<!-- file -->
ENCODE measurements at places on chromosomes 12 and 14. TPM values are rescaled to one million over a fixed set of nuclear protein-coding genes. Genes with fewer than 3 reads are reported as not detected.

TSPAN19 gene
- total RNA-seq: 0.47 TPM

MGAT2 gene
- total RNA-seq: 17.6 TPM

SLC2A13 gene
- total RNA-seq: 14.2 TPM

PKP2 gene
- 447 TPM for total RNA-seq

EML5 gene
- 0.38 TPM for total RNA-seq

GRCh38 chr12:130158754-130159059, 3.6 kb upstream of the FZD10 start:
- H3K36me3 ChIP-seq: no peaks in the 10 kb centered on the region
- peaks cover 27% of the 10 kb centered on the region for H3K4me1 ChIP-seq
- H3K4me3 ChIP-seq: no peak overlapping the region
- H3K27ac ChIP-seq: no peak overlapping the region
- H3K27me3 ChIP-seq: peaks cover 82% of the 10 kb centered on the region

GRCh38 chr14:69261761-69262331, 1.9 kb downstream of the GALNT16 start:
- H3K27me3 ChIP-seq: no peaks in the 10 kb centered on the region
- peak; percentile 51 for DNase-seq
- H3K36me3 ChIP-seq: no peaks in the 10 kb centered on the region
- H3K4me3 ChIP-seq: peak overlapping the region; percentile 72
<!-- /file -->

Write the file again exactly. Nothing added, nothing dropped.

ENCODE measurements at places on chromosomes 12 and 14. TPM values are rescaled to one million over a fixed set of nuclear protein-coding genes. Genes with fewer than 3 reads are reported as not detected.

TSPAN19 gene
- total RNA-seq: 0.47 TPM

MGAT2 gene
- total RNA-seq: 17.6 TPM

SLC2A13 gene
- total RNA-seq: 14.2 TPM

PKP2 gene
- 447 TPM for total RNA-seq

EML5 gene
- 0.38 TPM for total RNA-seq

GRCh38 chr12:130158754-130159059, 3.6 kb upstream of the FZD10 start:
- H3K36me3 ChIP-seq: no peaks in the 10 kb centered on the region
- peaks cover 27% of the 10 kb centered on the region for H3K4me1 ChIP-seq
- H3K4me3 ChIP-seq: no peak overlapping the region
- H3K27ac ChIP-seq: no peak overlapping the region
- H3K27me3 ChIP-seq: peaks cover 82% of the 10 kb centered on the region

GRCh38 chr14:69261761-69262331, 1.9 kb downstream of the GALNT16 start:
- H3K27me3 ChIP-seq: no peaks in the 10 kb centered on the region
- peak; percentile 51 for DNase-seq
- H3K36me3 ChIP-seq: no peaks in the 10 kb centered on the region
- H3K4me3 ChIP-seq: peak overlapping the region; percentile 72